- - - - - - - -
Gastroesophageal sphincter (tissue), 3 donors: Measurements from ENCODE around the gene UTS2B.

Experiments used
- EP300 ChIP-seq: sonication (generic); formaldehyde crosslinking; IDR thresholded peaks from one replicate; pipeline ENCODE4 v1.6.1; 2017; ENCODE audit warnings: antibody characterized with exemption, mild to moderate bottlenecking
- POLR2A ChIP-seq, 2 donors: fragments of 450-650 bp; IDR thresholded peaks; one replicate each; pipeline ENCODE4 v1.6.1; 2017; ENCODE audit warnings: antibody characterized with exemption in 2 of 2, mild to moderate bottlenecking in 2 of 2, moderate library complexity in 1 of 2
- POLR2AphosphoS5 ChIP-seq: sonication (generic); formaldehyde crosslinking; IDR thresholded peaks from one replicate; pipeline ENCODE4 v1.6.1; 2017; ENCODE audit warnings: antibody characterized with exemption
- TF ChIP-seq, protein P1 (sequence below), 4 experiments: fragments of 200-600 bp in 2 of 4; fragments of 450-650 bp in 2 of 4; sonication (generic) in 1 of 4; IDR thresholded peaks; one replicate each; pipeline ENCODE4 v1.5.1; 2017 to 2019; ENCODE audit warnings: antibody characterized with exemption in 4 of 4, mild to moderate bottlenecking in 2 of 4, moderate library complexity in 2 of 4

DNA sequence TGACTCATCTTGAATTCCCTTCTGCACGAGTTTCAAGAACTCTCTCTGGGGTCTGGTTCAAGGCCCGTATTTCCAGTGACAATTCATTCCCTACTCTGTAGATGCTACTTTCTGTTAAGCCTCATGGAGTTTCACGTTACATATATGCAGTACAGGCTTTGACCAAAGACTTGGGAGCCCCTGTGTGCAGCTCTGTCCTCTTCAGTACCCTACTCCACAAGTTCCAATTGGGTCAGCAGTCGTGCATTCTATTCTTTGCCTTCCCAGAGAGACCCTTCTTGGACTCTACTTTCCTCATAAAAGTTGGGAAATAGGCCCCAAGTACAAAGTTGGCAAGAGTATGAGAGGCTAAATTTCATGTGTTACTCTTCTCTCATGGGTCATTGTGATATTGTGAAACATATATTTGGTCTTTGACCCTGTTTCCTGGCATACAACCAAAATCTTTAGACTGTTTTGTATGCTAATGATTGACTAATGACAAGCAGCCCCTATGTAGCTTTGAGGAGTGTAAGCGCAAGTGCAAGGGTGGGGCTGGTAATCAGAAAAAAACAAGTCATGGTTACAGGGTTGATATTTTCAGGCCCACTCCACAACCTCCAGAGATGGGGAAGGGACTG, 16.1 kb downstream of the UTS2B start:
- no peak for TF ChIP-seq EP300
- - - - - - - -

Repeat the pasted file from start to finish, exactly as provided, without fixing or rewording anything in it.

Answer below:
Gastroesophageal sphincter (tissue), 3 donors: Measurements from ENCODE around the gene UTS2B.

Experiments used
- EP300 ChIP-seq: sonication (generic); formaldehyde crosslinking; IDR thresholded peaks from one replicate; pipeline ENCODE4 v1.6.1; 2017; ENCODE audit warnings: antibody characterized with exemption, mild to moderate bottlenecking
- POLR2A ChIP-seq, 2 donors: fragments of 450-650 bp; IDR thresholded peaks; one replicate each; pipeline ENCODE4 v1.6.1; 2017; ENCODE audit warnings: antibody characterized with exemption in 2 of 2, mild to moderate bottlenecking in 2 of 2, moderate library complexity in 1 of 2
- POLR2AphosphoS5 ChIP-seq: sonication (generic); formaldehyde crosslinking; IDR thresholded peaks from one replicate; pipeline ENCODE4 v1.6.1; 2017; ENCODE audit warnings: antibody characterized with exemption
- TF ChIP-seq, protein P1 (sequence below), 4 experiments: fragments of 200-600 bp in 2 of 4; fragments of 450-650 bp in 2 of 4; sonication (generic) in 1 of 4; IDR thresholded peaks; one replicate each; pipeline ENCODE4 v1.5.1; 2017 to 2019; ENCODE audit warnings: antibody characterized with exemption in 4 of 4, mild to moderate bottlenecking in 2 of 4, moderate library complexity in 2 of 4

DNA sequence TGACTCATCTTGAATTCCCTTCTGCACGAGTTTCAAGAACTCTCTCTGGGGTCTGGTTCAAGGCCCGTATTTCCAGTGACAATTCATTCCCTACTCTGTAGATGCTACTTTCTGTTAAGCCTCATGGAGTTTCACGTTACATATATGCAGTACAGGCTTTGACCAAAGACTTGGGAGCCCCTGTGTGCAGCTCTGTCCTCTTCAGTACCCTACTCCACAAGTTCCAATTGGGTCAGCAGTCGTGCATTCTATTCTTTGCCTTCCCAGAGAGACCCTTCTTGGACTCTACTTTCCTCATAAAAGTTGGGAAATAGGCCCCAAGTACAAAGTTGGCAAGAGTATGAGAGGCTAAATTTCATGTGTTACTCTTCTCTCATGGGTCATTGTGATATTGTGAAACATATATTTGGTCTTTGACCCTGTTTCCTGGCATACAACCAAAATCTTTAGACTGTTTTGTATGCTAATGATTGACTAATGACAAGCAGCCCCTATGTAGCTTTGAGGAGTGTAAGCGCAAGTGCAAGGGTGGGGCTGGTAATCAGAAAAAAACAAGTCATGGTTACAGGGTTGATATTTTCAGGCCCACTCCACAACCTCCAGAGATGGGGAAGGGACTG, 16.1 kb downstream of the UTS2B start:
- no peak for TF ChIP-seq EP300